It may be the recent death of the young son of a friend of mine who died under tragic circumstances. His passing has been on my mind a lot as I have prayed for his family in their anguish.

Or it may be because I just had my 75th birthday and I realize the distance to the finish line is getting closer by the day.

I rather think it is because I have been studying the book of Ecclesiastes. One of the persistent themes in this ancient book is the fact that life is short and death is inevitable. This is not a morbid thought. Nor is it pessimistic. It is realistic. It is the inspired wisdom of God.

The writer says: “So I reflected on all this and concluded that the righteous and the wise and what they do are in God’s hands, but no one knows whether love or hate awaits them. All share a common destiny — the righteous and the wicked, the good and the bad, the clean and the unclean, those who offer sacrifices and those who do not. As it is with the good so with the sinful; as it is with those who take oaths, so with those who are afraid to take them. . . . The same destiny overtakes all . . . and afterward they join the dead. . . . For the living know that they will die” (Ecclesiastes 9:1-6).

This is, of course, the language of appearance. It is how things seem to be to limited human experience. The author of Ecclesiastes is not commenting on life after death. For the exposition of that glorious theme we must fast forward to the New Testament. Here he is taking a somber look at life “under the sun.” In a hundred years the majority of us will have been forgotten (v.5).

What happens at the time of death is worth pondering. The writer asks, “Who knows if the human spirit rises upward, and if the spirit of the animal goes down into the earth”(Ecclesiastes 3:21)? On our own we cannot know. Yes, God has put “eternity in our hearts” (Ecclesiastes 3:11). This is the universal hope for immortality. But who can know apart from a revelation from God?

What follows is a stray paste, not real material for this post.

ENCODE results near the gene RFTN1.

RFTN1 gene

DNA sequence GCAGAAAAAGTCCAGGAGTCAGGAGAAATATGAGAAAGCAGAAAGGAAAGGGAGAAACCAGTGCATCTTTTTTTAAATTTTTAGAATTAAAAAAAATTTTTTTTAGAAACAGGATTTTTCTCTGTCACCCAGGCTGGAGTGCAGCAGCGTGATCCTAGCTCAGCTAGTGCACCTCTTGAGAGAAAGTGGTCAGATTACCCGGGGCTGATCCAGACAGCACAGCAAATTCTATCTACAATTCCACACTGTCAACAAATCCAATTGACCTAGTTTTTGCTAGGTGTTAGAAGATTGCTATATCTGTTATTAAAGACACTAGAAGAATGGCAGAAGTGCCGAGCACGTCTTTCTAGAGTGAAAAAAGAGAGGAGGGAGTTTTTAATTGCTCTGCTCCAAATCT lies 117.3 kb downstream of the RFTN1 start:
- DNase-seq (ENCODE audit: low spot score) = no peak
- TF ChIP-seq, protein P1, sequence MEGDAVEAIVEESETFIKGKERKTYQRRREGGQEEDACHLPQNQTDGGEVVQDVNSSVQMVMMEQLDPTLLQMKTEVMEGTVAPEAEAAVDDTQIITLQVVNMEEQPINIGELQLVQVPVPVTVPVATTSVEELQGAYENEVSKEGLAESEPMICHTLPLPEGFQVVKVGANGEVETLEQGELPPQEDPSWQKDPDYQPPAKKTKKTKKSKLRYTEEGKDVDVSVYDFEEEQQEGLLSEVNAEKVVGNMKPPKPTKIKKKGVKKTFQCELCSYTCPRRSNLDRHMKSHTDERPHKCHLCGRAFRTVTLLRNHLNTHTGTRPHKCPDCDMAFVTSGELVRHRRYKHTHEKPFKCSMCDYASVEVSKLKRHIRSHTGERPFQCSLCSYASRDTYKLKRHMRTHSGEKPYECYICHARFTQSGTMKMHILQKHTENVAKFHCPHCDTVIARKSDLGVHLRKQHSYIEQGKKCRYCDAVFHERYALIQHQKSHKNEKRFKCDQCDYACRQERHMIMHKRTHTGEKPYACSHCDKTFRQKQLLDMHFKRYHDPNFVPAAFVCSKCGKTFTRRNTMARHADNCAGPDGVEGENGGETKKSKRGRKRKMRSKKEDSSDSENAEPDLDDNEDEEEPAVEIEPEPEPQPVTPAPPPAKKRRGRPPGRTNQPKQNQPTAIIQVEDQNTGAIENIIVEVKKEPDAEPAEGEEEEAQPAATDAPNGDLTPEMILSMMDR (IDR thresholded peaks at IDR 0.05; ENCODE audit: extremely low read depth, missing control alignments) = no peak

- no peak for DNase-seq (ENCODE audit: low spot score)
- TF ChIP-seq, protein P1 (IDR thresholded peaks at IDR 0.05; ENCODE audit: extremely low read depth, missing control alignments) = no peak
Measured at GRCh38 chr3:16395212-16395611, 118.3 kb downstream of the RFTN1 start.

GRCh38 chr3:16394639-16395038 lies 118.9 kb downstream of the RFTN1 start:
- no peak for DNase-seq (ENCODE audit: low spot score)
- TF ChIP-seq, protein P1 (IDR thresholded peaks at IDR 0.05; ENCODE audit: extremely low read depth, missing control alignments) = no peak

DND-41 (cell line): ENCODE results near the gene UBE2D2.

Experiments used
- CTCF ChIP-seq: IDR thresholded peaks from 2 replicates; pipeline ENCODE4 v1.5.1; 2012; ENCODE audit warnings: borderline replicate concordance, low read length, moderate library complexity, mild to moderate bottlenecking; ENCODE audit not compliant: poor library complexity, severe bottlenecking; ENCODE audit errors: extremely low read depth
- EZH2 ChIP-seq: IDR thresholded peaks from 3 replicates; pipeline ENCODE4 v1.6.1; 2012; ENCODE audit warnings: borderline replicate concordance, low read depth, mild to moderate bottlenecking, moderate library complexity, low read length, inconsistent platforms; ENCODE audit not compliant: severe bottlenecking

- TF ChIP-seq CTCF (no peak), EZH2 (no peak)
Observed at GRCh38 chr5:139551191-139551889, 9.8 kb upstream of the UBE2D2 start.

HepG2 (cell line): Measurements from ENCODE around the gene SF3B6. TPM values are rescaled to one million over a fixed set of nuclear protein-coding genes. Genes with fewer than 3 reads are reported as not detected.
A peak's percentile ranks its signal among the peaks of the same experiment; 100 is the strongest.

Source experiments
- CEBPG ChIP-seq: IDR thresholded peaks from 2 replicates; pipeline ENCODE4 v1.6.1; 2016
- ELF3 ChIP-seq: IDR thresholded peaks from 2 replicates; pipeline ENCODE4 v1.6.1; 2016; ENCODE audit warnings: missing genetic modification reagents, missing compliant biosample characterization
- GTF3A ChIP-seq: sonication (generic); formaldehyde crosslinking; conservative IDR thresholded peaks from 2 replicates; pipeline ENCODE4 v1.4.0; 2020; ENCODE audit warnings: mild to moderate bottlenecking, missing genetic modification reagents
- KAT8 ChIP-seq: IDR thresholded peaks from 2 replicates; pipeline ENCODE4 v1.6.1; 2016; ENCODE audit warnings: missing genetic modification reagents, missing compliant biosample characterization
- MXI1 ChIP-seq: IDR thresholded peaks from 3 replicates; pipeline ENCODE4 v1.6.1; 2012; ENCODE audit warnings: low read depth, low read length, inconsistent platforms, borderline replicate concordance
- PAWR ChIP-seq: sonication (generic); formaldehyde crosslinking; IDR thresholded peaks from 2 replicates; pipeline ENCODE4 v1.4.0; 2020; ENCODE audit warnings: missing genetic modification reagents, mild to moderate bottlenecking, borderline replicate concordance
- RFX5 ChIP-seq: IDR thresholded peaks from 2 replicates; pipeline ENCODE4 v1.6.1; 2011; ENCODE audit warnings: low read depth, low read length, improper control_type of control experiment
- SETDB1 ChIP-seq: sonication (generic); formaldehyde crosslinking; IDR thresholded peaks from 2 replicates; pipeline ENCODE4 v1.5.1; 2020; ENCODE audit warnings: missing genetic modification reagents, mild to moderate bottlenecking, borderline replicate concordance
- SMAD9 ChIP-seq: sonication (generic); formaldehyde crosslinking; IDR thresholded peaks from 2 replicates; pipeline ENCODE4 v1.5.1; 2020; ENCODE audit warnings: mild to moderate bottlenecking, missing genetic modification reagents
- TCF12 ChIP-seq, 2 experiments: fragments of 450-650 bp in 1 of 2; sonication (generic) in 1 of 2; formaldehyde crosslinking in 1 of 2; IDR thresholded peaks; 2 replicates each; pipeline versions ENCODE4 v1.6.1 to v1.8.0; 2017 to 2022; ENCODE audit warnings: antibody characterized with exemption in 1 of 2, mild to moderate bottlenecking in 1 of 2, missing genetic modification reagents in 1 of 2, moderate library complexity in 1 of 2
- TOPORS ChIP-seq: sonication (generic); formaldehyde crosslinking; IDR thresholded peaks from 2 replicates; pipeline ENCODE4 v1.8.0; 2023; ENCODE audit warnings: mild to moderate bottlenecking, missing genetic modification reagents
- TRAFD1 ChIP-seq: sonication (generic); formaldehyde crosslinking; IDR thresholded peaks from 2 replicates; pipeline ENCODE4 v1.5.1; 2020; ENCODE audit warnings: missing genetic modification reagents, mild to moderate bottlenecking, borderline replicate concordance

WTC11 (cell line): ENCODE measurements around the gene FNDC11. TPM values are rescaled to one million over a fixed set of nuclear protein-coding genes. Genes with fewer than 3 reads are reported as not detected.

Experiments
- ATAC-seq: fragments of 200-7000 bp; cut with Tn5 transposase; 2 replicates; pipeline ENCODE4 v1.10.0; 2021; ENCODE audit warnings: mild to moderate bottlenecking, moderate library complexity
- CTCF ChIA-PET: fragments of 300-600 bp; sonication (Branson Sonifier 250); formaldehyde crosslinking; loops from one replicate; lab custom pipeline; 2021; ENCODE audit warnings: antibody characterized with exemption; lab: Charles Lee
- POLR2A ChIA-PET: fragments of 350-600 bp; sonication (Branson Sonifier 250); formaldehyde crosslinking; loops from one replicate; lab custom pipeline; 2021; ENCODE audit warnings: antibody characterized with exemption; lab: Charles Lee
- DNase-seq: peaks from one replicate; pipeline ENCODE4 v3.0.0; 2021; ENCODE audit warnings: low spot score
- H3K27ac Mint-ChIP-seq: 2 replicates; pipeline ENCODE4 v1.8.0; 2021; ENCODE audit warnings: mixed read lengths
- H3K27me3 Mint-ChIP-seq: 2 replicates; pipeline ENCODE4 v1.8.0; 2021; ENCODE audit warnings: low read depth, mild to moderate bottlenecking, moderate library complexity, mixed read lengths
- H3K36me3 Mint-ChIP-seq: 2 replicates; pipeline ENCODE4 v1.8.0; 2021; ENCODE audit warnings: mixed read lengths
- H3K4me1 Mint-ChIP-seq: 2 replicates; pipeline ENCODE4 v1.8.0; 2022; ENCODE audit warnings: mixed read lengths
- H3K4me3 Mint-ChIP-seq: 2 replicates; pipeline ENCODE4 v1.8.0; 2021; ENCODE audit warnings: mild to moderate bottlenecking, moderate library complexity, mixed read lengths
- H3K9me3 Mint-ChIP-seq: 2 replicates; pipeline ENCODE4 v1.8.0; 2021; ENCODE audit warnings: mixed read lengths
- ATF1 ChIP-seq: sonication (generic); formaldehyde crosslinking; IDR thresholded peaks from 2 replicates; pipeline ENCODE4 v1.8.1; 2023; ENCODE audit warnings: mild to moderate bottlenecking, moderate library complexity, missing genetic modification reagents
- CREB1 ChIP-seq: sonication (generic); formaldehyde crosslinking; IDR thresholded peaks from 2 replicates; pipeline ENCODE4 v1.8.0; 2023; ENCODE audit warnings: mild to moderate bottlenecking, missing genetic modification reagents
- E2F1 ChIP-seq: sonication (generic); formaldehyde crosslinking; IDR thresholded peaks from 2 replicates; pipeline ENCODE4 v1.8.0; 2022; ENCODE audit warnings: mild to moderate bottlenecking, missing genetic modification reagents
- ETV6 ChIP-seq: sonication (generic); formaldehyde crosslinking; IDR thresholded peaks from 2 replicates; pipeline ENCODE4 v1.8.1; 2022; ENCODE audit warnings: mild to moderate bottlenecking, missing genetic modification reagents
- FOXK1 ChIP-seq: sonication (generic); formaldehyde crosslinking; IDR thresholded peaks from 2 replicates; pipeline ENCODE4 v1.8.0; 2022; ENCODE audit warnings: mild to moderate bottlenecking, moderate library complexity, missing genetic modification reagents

The writer of Ecclesiastes answers his own question: “The dust returns to the ground it came from, and the spirit returns to the God who gave it” (12:7). This is an intimation, a hint of continued existence with God after death. These words of wisdom were “given by one Shepherd” (12:11). The writer is conscious that he was inspired by God to write about the destiny of the sprit of believers at death. “The Lord is my Shepherd” (Psalm 23:1).

Ecclesiastes says the prospect of death produces one of two responses. On the one hand there are those who say, “Let us eat drink and be merry for tomorrow we die.” On the other hand there are those who “fear God, and keep his commandments, for this is the duty of all mankind. For God will bring every deed into judgment, including every hidden thing, whether it be good or evil” (Ecclesiastes 12:13-14).

The book of Ecclesiastes  teaches us to live life to the fullest as long as we have life, to enjoy it while we can. “Go, eat your food with gladness and drink your wine with a joyful heart for God has already approved what you do” (9:7). This life-affirming word is a reminder that the blessings of life are to be enjoyed as gifts from God: food and drink, love and marriage, vocation and purpose (vv. 8-10). We should not let the fear of death hover over us like a dreaded specter.

Those who are in Christ can look death in the eye without fear. Jesus takes away the fear of death because he has broken the power of death (Hebrews 2:14-15).

I have attended several funerals lately. Every funeral I attend is a reminder of my own mortality. But my faith is in Jesus the Savior. So, I can be sure that “to live is Christ and to die is gain” (Philippians 1:21).

Pastor Randy Faulkner